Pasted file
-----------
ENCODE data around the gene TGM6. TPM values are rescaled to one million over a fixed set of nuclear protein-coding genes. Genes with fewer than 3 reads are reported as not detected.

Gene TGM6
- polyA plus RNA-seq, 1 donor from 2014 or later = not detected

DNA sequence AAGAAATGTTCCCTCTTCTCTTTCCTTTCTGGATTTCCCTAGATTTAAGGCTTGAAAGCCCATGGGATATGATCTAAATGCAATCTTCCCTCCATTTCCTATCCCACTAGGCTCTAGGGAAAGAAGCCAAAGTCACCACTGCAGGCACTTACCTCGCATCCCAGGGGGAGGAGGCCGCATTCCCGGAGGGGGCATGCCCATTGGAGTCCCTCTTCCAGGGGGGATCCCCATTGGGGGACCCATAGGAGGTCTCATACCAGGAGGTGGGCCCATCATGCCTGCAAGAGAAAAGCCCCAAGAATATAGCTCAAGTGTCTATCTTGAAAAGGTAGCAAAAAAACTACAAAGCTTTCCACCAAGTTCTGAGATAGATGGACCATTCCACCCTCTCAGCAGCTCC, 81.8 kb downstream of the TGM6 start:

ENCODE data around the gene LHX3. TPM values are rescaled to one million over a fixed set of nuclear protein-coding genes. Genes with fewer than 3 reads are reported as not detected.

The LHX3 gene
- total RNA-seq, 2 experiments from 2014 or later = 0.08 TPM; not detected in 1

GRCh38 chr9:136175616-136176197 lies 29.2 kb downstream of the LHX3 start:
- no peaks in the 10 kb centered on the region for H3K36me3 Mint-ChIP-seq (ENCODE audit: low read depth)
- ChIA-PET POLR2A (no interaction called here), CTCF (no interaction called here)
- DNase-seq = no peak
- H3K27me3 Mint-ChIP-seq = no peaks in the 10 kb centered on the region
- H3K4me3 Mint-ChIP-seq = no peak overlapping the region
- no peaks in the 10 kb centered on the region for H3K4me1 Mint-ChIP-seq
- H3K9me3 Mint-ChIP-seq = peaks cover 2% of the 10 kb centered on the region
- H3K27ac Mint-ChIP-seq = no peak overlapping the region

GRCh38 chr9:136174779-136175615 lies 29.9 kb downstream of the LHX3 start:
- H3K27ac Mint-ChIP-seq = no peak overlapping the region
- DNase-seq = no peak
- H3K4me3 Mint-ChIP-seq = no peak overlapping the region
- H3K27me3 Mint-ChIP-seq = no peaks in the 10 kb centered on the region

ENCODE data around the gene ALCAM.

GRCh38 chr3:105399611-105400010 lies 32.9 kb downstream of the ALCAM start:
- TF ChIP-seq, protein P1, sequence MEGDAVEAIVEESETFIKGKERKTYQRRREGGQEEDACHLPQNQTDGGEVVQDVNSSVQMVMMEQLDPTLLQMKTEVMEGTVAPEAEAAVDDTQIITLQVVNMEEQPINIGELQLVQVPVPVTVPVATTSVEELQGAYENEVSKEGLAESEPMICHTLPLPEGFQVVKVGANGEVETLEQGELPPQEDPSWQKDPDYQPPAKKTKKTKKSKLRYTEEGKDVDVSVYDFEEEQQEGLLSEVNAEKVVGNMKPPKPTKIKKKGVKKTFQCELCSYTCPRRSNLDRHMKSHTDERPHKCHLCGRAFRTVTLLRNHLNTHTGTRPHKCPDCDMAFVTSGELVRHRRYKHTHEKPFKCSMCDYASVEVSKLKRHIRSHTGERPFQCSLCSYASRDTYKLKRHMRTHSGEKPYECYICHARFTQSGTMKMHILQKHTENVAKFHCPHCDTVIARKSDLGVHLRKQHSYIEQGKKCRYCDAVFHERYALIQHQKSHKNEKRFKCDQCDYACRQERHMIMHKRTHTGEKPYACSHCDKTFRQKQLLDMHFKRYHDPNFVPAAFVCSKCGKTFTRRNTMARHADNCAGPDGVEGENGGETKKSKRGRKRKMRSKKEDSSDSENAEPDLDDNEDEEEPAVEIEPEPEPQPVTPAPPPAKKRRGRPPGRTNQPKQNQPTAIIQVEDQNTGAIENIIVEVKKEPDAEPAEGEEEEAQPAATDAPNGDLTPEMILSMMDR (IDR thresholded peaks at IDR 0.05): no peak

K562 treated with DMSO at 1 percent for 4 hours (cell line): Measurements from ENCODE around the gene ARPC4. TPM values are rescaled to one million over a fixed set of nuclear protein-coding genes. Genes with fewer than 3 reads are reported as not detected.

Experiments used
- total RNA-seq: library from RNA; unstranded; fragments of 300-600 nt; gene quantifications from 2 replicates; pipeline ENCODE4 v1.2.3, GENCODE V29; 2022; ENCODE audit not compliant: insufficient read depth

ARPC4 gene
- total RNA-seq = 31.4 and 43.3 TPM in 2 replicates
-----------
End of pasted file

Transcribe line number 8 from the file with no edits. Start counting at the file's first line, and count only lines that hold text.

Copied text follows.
GRCh38 chr9:136175616-136176197 lies 29.2 kb downstream of the LHX3 start: